May
17
2017

Homegrown Biomass: A Great Alternative Energy

The following guest commentary comes from Tim Echols, Vice-Chair of the Georgia Public Service Commission. Echols was re-elected to another six-year term in November, 2016. In July of last year, PACE expressed its support of the wood energy industry as an opportunity for energy export.

This summer Georgia will see the State’s largest renewable energy plant begin full-scale operation in Albany.  Perhaps surprisingly to many, it is not solar or wind, but another important Georgia natural resource—homegrown Georgia biomass.  Here is why it matters.

Using bio-mass is part of a plan by our Georgia Public Service Commission and Georgia Power to keep a diversified renewable energy policy alive and well in Georgia.   This plant represents years of planning and deadline extensions in an effort to utilize pine trees and forest debris in generating electricity.

Forestry in Georgia is the picture of sustainability with 26 million acres of trees planted, grown, harvested and replanted. Utilizing Georgia biomass is smart for a number of reasons.

First, it offers a hedge against rising electric rates that use natural gas, coal and uranium—all commodities that have price fluctuation.  Second, using a homegrown resource like Georgia biomass provides clean-tech job opportunities in Georgia for plant operators, truck drivers and logging crews. Third, because those semi-trucks loaded with chips arrive around the clock, biomass provides a steady supply of electricity whether the sun is shining or the wind is blowing. Finally, biomass preserves Georgia’s environment while supporting Georgia’s rural forests and farms.

It was no easy thing to bring about this biomass power plant. This gigantic Albany energy plant came together through a unique public/private collaboration that brought about the cooperation of no less than six key entities participating in various outputs from the co-generation project.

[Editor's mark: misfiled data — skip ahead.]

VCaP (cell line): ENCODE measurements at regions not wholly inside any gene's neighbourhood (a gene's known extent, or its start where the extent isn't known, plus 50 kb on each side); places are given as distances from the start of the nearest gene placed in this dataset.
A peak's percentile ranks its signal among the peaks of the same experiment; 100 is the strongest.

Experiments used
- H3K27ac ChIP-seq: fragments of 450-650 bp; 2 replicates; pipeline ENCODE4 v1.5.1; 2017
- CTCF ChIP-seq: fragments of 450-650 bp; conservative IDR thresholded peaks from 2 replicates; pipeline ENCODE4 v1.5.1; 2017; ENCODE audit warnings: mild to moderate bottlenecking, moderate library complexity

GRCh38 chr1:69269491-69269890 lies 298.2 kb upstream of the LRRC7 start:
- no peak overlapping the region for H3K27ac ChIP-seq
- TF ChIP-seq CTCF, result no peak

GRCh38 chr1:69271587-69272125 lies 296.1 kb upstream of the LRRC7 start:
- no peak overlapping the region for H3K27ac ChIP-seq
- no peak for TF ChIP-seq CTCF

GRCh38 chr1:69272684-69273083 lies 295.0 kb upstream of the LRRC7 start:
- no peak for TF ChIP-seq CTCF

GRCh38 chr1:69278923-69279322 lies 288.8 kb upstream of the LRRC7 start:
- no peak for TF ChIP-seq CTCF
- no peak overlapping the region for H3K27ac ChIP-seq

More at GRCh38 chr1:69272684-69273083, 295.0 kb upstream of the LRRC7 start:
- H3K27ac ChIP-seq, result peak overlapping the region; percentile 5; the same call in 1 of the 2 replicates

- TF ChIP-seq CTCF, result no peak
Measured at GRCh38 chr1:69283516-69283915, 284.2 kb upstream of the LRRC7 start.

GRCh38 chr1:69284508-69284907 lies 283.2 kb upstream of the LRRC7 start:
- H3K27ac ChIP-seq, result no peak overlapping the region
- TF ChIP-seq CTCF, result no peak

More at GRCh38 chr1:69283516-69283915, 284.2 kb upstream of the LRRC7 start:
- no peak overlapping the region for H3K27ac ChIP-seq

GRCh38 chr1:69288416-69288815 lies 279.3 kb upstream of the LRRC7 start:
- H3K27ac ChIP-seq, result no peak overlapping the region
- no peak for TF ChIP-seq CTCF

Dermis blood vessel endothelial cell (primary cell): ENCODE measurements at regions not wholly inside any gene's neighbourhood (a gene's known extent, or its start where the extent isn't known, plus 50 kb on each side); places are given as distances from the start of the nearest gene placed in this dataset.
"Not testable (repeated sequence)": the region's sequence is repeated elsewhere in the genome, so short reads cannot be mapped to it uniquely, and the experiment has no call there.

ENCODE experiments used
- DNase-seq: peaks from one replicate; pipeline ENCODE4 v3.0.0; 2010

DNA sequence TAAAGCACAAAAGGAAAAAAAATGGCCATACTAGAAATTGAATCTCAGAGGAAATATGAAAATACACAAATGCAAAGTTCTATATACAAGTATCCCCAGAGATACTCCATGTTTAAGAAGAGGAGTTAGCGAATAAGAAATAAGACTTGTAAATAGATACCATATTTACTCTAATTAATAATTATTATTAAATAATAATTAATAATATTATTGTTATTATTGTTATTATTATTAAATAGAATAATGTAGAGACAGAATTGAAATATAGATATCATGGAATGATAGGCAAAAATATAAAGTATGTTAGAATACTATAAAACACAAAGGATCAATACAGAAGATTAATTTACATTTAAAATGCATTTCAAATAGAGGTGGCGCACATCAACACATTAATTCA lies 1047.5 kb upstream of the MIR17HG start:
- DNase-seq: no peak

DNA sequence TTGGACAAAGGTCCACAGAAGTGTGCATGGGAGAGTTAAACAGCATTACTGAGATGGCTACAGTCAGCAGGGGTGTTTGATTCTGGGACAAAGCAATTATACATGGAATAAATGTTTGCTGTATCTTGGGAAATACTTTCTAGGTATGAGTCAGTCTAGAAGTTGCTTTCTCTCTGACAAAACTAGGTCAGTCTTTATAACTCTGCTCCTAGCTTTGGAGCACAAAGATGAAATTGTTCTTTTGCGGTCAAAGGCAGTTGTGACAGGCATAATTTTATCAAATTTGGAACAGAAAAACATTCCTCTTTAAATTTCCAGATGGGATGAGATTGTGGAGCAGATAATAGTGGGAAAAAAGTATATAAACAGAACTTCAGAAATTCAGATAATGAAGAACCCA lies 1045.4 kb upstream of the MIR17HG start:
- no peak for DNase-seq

This dream team includes Georgia Power Company, Sterling Energy Assets, Procter and Gamble, Constellation New Energy, the Marine Base, and our agency, the Georgia Public Service Commission.

Georgia Power is of course known to everyone. Sterling Energy Assets is Georgia’s largest renewable energy supplier and developer of renewable energy plants. Procter and Gamble, a well-known name, hosts the plant on their property, and utilizes part of the steam. The US Marine Logistics Base in Albany agreed to buy the remainder of the steam from the Albany plant—important because having steam users greatly increases the thermal efficiency of the plant and reduces or eliminates the need for use of fossil fuels. Constellation New Energy (a division of Exelon) was recruited by Sterling Energy Assets to the deal to finance, build, own and operate the Albany plant.  Each of these played a critical role.

In addition to the completion of the Albany biomass plant, other biomass projects have entered service or on the drawing board.  Green Power Solutions worked with West Rock in Dublin to build a 30MW project which local leaders say saved the jobs of 300 people; International Paper built a facility on the Flint River near Montezuma at their diaper fluff plant; And on the drawing board is another Sterling biomass plant, in Franklin County, with future owner/operator Georgia Renewable Power, LLC.

With all the new solar power plants being constructed, these biomass plants are important to increase the stability and reliability of Georgia’s electric grid, and they help us preserve Georgia’s rural forests by keeping employment at a high level in the forestry industry and providing long-term economic growth for Georgia’s rural timber farmers.

As we move forward in this new energy economy, expect to see solar on landfills with biogas generation like that of Republic Waste Services in Gwinnett County. Solar and thermal energy combinations may be further combined with generation from alternative biofuels, including construction waste and debris, landfill material, animal waste to energy, and gasification technology.  The possibilities seem endless.

So the next time you wonder, “What is the State’s policy on renewable energy?” Remember it is not just solar.  The Georgia Public Service Commission is busy building a robust renewable energy industry that will bring long-term economic health to the rural forests and farmland, urban and suburban Georgia and help lower electric rates for all.